They looked at each other, and then cautiously around the room, trying to find some solution of the mysterious dish before them, not having the sense to ignore it altogether. Whispered consultations took place, which presently grew into a suppressed quarrel, the lady reproaching her lord for his ignorance. Suddenly she was seen to shake the water around and around, and finally, with a look of contempt and superior wisdom, she raised the bowl to her lips and drank all the contents. Needless to say, that the hearty laughter of the other diners made them feel the mistake, and they beat a hasty retreat. —London TitBits, 1893



Etiquette Enthusiast, Maura J Graber, is the Site Editor for the Etiquipedia© Etiquette Encyclopedia 

Saturday, November 11, 2017

Gilded-Age Tablescape Etiquette

Victorian, gilded-age hostess would undoubtedly have these ingenious sets on hand for entertaining any tremble-prone guests. Specifically designed for a person who suffered from “the trembles,” trembleuse cups and saucers were “spillproof” combinations. Created to avoid spillage of hot liquids by a trembling hand, the deep inset of the saucer in which the cup firmly rests and the saucer’s very wide border, work beautifully together for this antique, Dresden china trembleuse set.

A Table Decoration

A very beautiful table decoration was seen at a dinner party given last week by a hostess noted for her taste and originality. The cloth, which was of the finest damask, displayed a design of ferns, the center figure being an exquisitely drawn wreath of fern fronds, while the border was formed by sprays of the most delicate maiden-hair variety, had been ordered of a great linen house in Belfast; with special reference to the decoration of living ferns, intended to be used for a “summer dinner party.” 


The table was circular, and in the middle stood one of the giant tulip vases now so fashionable. This graceful receptacle was filled with the loveliest and rarest specimens ot ferns, the spreading, feathery fronds reaching far over the heads of the assembled company, and forming, as it were, a vacant tent through whose interstices shone the electric lights of the chandelier. No candles, no flowers were used, but each sliver dish was surrounded by a wreath of ferns, which kept perfectly fresh during the serving of the course. All the crystal ware was exquisitely engraved with ferns, while the Dresden china service gave the one touch of warmth and color with its pure rose and gold tints. An ideal July dinner decoration was the universal comment, and far more effective than the elaborated floral banquets which have prevailed duriug the past season. —Boston Herald, 1891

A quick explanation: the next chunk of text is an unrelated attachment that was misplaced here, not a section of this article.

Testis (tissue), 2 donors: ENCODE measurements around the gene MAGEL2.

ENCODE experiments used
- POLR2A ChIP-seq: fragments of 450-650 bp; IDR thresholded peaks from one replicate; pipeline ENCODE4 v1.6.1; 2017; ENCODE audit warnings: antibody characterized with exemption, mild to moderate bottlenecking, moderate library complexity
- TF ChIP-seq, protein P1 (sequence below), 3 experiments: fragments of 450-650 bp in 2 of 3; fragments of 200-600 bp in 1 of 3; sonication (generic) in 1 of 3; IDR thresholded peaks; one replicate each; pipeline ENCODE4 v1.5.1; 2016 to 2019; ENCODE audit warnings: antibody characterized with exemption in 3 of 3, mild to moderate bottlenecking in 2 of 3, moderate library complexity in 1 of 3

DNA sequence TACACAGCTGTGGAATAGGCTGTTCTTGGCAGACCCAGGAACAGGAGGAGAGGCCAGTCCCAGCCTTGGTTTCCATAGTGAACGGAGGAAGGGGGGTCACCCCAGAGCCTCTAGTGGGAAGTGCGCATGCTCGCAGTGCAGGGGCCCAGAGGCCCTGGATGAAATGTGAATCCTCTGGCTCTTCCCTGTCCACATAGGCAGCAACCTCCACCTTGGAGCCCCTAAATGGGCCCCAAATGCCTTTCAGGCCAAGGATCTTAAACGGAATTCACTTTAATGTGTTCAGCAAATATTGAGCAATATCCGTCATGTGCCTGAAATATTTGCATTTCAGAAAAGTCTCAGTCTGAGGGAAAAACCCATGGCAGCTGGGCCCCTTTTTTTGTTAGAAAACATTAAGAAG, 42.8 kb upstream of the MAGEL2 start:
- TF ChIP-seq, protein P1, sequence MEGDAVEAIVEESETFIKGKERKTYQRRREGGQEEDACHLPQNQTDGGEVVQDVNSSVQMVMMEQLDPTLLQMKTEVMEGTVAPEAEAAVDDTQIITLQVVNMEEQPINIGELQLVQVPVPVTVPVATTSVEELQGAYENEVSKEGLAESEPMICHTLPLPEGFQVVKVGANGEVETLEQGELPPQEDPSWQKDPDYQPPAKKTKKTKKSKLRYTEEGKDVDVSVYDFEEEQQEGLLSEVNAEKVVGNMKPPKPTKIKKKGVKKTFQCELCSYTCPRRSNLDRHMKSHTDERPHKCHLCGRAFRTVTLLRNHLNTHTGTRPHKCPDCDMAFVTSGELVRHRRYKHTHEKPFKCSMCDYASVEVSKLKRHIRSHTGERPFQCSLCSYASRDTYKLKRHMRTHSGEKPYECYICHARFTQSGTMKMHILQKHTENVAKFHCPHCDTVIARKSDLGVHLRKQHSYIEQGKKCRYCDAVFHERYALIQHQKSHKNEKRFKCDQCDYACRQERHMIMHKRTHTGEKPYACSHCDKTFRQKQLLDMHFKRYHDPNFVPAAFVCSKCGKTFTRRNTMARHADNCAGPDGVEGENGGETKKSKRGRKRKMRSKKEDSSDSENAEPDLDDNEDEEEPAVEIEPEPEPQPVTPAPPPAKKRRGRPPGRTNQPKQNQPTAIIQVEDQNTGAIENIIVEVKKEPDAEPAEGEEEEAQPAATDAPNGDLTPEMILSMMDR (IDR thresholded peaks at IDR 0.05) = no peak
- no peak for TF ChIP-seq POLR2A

Etiquette Enthusiast, Maura J. Graber, is the Site Editor for the Etiquipedia© Etiquette Encyclopedia 

Tuesday, November 7, 2017

Etiquette and Gilded Age Pressures

The present custom of serving a number of fine wines with dinner, makes away with a very large amount of money. Giving
 four or five dinners a week, means an outlay easily of $1000.00!

Dining One’s Way to the Poor House in the Gilded Age

“Nothing is more expensive than modern dinner giving. The viands that go in to making up a modern dinner are all costly, the decorations demand a considerable expentiture and the present custom of serving a number of fine wines makes away with a very large amount of money. 

Four or five dinners a week means an outlay easily of $1000.00 and this sort of thing, taken in connection with the maintenance of an establishment at Newport and the other legitimate expenditures of a family in society, to carry it through the year, knocks very large holes in $60,000.00 and soon sweeps it away. The case here referred to is valuable as illustrating the extravagant tendencies of the times and the legitimate outcome.” – N. Y. World, 1890

Etiquette Enthusiast, Maura J. Graber, is the Site Editor for the Etiquipedia© Etiquette Encyclopedia